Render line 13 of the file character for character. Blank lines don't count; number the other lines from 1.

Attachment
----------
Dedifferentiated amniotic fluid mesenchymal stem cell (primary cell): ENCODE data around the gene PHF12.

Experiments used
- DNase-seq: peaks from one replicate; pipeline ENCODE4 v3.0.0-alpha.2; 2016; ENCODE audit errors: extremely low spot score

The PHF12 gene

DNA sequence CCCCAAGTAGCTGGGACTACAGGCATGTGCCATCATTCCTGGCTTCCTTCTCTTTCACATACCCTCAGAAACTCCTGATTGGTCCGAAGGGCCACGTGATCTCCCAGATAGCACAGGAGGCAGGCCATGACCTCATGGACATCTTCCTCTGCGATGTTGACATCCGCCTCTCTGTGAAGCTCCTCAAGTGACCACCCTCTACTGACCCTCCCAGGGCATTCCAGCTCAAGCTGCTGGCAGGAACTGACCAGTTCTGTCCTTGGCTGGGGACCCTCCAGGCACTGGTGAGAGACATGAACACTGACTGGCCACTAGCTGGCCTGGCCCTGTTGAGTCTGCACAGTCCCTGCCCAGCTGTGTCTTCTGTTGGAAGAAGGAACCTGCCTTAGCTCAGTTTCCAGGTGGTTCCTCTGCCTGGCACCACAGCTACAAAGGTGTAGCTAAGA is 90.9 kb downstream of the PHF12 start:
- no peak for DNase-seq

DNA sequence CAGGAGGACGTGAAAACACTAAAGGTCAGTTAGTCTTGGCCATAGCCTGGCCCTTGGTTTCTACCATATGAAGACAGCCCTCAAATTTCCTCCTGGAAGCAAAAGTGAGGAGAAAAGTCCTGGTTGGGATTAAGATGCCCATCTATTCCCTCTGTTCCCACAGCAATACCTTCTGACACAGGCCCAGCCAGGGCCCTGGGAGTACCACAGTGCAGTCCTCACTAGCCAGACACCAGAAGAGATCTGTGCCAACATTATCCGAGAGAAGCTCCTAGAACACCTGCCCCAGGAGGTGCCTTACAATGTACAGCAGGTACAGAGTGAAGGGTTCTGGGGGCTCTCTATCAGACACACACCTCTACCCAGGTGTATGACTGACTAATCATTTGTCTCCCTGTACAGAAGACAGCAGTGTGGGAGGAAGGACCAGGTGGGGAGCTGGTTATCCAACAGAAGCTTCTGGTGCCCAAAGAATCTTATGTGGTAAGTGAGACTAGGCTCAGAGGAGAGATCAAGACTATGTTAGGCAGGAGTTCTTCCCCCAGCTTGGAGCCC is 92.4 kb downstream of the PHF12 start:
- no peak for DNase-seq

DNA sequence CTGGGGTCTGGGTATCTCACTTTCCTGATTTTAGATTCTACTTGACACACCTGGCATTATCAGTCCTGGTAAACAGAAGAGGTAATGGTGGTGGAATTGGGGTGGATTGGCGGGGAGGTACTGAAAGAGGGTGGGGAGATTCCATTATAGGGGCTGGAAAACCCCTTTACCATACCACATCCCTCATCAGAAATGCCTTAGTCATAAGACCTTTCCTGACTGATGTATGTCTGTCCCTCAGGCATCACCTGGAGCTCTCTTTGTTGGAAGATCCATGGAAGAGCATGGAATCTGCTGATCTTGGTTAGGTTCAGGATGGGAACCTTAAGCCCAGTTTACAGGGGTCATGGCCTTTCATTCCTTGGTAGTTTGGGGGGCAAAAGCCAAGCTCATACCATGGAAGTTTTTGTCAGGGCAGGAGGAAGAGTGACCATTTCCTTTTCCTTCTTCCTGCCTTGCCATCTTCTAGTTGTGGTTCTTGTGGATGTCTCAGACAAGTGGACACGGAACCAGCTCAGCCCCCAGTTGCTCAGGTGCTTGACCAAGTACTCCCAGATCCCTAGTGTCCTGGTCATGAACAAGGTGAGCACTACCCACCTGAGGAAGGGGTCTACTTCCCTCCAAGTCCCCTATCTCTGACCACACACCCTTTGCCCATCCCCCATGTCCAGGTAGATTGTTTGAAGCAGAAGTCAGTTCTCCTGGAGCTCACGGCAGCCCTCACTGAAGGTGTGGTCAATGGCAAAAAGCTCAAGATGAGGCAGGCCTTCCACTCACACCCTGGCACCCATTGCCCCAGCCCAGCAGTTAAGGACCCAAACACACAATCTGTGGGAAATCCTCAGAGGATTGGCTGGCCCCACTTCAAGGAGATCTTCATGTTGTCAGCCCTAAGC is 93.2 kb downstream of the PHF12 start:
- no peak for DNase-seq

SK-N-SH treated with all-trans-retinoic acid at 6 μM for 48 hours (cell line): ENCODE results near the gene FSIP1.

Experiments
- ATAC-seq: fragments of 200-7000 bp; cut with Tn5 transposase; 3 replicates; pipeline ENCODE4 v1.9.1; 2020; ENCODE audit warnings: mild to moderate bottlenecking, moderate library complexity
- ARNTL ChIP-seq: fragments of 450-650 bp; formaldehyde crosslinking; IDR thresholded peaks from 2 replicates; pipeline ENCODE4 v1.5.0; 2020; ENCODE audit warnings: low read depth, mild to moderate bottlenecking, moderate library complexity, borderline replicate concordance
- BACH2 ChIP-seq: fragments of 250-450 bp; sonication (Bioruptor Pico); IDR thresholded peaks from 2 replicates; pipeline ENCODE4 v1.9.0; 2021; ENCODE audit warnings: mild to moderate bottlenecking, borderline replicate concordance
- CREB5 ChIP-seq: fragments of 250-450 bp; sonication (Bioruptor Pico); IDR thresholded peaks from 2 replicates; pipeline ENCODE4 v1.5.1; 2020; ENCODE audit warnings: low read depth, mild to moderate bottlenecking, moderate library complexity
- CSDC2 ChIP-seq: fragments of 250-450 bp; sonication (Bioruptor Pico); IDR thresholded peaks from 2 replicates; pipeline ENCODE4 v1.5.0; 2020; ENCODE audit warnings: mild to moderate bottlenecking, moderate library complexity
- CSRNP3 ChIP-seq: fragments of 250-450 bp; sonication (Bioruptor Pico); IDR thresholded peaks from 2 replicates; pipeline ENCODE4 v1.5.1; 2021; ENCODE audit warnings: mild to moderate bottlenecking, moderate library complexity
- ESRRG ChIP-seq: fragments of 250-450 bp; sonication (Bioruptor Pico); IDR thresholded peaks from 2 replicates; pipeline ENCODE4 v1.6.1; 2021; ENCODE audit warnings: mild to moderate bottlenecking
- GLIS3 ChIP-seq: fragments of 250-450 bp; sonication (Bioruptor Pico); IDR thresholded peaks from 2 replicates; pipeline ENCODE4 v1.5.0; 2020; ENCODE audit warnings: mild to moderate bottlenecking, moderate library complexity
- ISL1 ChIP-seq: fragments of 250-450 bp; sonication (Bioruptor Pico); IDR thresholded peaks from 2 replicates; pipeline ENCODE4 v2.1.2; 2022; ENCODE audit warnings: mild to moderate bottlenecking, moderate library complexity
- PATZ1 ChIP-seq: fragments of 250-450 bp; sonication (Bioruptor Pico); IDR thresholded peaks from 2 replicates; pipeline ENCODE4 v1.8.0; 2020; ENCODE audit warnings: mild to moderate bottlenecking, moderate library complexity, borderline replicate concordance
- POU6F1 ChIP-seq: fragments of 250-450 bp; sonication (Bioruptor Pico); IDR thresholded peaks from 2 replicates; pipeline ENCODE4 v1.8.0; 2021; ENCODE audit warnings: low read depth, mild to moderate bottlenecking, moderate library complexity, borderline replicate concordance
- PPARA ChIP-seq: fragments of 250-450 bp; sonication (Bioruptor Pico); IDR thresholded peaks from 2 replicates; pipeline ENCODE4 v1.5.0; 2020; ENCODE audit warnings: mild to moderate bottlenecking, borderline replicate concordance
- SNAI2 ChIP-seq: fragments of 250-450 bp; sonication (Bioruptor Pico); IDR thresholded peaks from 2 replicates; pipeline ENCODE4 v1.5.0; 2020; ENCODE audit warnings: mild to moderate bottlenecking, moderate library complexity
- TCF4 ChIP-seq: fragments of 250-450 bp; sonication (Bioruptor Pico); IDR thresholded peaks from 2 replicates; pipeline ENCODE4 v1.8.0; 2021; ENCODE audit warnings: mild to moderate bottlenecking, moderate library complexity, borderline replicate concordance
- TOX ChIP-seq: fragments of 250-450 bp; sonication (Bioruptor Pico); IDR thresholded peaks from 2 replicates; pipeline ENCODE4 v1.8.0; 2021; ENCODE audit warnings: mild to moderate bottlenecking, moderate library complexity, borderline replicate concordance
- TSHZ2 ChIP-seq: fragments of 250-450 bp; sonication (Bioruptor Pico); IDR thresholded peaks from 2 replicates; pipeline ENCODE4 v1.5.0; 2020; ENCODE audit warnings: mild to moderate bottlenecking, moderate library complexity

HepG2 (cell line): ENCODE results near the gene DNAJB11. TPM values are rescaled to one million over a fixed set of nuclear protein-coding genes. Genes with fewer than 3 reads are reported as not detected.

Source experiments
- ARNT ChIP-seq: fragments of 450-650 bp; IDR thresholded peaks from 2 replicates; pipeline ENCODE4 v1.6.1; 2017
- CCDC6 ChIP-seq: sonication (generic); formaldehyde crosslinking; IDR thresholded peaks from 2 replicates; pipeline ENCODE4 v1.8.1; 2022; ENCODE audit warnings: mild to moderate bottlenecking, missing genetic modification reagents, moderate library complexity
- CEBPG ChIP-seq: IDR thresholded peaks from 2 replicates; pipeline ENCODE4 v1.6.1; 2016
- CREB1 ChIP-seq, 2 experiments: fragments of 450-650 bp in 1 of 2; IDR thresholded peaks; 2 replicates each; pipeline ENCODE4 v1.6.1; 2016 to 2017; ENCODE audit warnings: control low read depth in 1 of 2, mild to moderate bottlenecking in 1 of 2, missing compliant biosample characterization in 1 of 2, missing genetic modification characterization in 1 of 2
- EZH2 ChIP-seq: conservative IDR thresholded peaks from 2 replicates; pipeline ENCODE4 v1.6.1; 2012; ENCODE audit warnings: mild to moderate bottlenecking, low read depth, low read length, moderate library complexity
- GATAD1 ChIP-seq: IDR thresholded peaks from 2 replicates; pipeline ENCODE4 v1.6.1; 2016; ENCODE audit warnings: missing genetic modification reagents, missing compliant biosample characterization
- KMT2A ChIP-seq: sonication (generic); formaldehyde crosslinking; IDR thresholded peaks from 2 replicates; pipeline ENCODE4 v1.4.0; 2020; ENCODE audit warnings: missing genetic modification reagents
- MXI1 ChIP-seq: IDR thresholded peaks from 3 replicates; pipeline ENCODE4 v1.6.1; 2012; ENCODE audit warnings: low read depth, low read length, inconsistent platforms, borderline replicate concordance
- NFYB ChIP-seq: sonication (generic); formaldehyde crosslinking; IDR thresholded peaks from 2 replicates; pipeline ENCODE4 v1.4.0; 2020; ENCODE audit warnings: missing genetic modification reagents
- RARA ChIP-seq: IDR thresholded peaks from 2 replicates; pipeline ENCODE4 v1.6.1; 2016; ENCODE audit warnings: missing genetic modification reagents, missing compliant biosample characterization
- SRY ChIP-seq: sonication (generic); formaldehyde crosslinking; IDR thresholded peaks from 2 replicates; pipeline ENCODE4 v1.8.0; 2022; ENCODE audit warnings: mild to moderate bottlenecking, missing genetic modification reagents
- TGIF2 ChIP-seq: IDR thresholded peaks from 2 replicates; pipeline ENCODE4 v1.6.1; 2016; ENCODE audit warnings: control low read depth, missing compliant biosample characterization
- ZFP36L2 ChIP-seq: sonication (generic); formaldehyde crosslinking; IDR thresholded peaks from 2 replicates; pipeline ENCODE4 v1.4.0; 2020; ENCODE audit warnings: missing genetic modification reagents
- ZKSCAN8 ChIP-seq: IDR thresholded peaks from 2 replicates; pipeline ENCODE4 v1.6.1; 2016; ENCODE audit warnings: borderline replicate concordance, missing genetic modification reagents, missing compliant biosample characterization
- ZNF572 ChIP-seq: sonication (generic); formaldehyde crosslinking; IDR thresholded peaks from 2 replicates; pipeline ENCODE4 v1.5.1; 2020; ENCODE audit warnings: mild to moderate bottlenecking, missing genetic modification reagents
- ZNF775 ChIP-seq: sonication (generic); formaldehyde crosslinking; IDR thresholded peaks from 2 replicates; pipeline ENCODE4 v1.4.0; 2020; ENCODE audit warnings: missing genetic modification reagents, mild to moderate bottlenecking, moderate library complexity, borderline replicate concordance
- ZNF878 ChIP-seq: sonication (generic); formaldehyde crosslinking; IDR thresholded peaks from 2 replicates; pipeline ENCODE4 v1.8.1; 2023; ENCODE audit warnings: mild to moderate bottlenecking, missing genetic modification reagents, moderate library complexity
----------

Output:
- ATAC-seq: fragments of 200-7000 bp; cut with Tn5 transposase; 3 replicates; pipeline ENCODE4 v1.9.1; 2020; ENCODE audit warnings: mild to moderate bottlenecking, moderate library complexity